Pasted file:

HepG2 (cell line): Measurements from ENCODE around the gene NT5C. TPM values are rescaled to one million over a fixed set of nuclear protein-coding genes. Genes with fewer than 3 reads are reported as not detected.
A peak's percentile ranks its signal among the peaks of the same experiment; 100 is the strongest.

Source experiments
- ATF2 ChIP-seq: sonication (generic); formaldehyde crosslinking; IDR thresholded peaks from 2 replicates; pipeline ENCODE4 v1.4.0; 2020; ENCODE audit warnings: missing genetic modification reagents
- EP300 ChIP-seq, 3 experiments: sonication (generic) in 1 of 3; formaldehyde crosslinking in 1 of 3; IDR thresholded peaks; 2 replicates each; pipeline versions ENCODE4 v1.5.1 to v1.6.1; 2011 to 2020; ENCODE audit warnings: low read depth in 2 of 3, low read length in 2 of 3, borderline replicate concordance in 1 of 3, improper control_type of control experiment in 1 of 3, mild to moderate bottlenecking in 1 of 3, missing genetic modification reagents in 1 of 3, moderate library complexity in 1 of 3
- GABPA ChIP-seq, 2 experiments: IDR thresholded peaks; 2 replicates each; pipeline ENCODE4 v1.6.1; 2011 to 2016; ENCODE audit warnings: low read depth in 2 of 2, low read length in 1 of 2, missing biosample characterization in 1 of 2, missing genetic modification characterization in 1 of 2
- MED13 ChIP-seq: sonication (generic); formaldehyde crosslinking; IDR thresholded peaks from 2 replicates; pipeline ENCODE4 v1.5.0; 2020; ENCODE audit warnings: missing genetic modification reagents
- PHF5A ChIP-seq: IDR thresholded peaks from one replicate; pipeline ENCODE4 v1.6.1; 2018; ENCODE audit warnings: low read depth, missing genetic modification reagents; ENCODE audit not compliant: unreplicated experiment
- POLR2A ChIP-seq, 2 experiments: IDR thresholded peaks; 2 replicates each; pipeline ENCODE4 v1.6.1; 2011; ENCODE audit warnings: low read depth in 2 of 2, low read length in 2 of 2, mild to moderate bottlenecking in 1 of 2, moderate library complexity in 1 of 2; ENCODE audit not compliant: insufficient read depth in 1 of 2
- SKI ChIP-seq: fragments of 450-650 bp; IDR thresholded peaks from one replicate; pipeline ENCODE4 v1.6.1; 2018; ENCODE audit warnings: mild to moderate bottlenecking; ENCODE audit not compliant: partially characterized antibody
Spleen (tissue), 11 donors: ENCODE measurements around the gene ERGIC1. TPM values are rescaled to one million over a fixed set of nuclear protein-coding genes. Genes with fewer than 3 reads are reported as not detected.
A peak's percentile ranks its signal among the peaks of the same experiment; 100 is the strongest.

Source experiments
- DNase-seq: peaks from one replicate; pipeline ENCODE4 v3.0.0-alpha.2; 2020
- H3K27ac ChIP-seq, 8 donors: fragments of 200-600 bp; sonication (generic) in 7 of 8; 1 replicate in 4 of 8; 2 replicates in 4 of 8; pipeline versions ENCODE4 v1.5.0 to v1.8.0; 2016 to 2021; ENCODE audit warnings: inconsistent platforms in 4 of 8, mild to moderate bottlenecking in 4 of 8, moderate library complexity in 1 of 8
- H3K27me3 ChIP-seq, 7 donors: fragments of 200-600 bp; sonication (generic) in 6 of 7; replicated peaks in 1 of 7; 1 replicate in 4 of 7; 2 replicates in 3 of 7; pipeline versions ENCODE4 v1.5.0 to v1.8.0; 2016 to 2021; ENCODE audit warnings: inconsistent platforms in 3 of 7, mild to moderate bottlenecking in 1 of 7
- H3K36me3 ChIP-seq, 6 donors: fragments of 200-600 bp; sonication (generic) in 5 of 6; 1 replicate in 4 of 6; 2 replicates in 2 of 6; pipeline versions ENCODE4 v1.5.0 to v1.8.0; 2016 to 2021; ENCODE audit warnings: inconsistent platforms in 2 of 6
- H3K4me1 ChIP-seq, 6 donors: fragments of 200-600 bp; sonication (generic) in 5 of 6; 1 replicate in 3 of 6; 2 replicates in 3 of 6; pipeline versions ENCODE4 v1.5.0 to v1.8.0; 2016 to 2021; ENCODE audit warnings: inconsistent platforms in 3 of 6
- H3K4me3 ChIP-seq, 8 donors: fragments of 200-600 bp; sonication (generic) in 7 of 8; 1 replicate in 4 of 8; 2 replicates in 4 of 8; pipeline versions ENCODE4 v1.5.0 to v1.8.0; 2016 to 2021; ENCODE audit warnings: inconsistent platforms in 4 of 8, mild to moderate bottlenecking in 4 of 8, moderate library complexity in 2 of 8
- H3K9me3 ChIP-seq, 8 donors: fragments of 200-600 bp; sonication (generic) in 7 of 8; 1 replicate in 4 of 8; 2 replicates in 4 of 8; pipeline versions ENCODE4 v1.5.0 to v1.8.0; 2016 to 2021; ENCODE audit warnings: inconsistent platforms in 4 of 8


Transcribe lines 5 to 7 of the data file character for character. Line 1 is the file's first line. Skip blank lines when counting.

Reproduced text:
- EP300 ChIP-seq, 3 experiments: sonication (generic) in 1 of 3; formaldehyde crosslinking in 1 of 3; IDR thresholded peaks; 2 replicates each; pipeline versions ENCODE4 v1.5.1 to v1.6.1; 2011 to 2020; ENCODE audit warnings: low read depth in 2 of 3, low read length in 2 of 3, borderline replicate concordance in 1 of 3, improper control_type of control experiment in 1 of 3, mild to moderate bottlenecking in 1 of 3, missing genetic modification reagents in 1 of 3, moderate library complexity in 1 of 3
- GABPA ChIP-seq, 2 experiments: IDR thresholded peaks; 2 replicates each; pipeline ENCODE4 v1.6.1; 2011 to 2016; ENCODE audit warnings: low read depth in 2 of 2, low read length in 1 of 2, missing biosample characterization in 1 of 2, missing genetic modification characterization in 1 of 2
- MED13 ChIP-seq: sonication (generic); formaldehyde crosslinking; IDR thresholded peaks from 2 replicates; pipeline ENCODE4 v1.5.0; 2020; ENCODE audit warnings: missing genetic modification reagents